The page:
A sailor who ``blew the whistle'' on the US Base says he has been victimised by Navy chiefs for his ``Club Med'' allegations.

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His claims, featured on TV's PrimeTime Live, helped seal the fate of the Base.

They also led Navy prosecutors to charge him with 48 military misconduct offences, he says.

His claims, featured on TV's PrimeTime Live, helped seal the fate of the Base.

They also led Navy prosecutors to charge him with 48 military misconduct offences, he says.

The sailor, Master-at-Arms Senior Chief George Taylor, has now won a reprieve in his legal battle with the military.

After his claims of victimisation, top brass have decided to withdraw the charges and get the case reviewed by an "independent'' investigator.

The investigator will decide whether the charges should stand, or whether some or all should be dropped for good.

In December, 1992, Senior Chief Taylor was featured on ABC's PrimeTime Live.

He alleged the Base was used by US politicians and top brass as a holiday resort.

He claimed the Base was "out of control'' when he arrived in May, 1992 as head of security.

"It had no military mission,'' he said. "We were basically running the Airport for the Bermuda Government.'' After he reported his views to the military inspector general, Base officials allegedly confined Senior Chief Taylor to quarters, stripped him of his duties and ordered him to undergo mental tests. Three psychiatrists reported him fit, he says.

Following the PrimeTime allegations, Congress over-ruled the Pentagon and voted to close the Base in 1995.

Senior Chief Taylor was transferred to a naval construction centre at Port Hueneme, California, in January, 1993. He says he was "closely watched'' when he arrived in his new post of deputy director of public safety.

He claims he was told by the centre's legal chief, Lt. Cmdr. Derek Cole: "This isn't Bermuda, and you aren't going to get away with that sh** here.'' He ended up facing a list of charges relating to his arrest of a suspected deserter and drug-dealer last November.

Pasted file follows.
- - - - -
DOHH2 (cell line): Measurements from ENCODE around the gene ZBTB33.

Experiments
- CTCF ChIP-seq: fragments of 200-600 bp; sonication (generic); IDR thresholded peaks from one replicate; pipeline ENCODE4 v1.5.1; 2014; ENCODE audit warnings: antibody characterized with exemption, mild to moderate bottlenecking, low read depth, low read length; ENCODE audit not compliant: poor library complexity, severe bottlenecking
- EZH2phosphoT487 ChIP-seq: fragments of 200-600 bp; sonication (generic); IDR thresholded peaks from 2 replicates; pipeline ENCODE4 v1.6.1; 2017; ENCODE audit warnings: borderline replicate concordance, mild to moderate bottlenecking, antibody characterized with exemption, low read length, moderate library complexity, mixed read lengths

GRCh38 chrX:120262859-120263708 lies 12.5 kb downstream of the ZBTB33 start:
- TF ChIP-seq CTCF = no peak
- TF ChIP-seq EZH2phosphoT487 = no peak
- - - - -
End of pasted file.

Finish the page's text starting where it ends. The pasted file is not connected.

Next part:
According to the Los Angeles Daily News, he and three other officers were accused of unauthorised off-base surveillance and apprehension, excessive force and carrying firearms off-base.

He faced a court-martial and possible penalties including discharge or loss of pay.

The Navy insists the charges had "absolutely nothing'' to do with events in Bermuda.

But Port Hueneme commander Rear Admiral David Nash announced on Saturday: "Allegations have recently been made that question the motivation for prosecution.

"Due to these allegations it is my decision that a transfer to a convening authority outside of my command is necessary to remove any perception of bias.'' After the charges were withdrawn, Senior Chief Taylor said he did not regret his actions in Bermuda. "My daddy always told me that you may get your hands spanked for doing what's right, but that you should always go with your heart.'' Yesterday a PrimeTime spokeswoman told The Royal Gazette the show was planning a follow-up on Senior Officer Taylor this week or next.

She said the charges were "suddenly'' withdrawn after PrimeTime journalist Mr. Sam Donaldson began an investigation at Port Hueneme.

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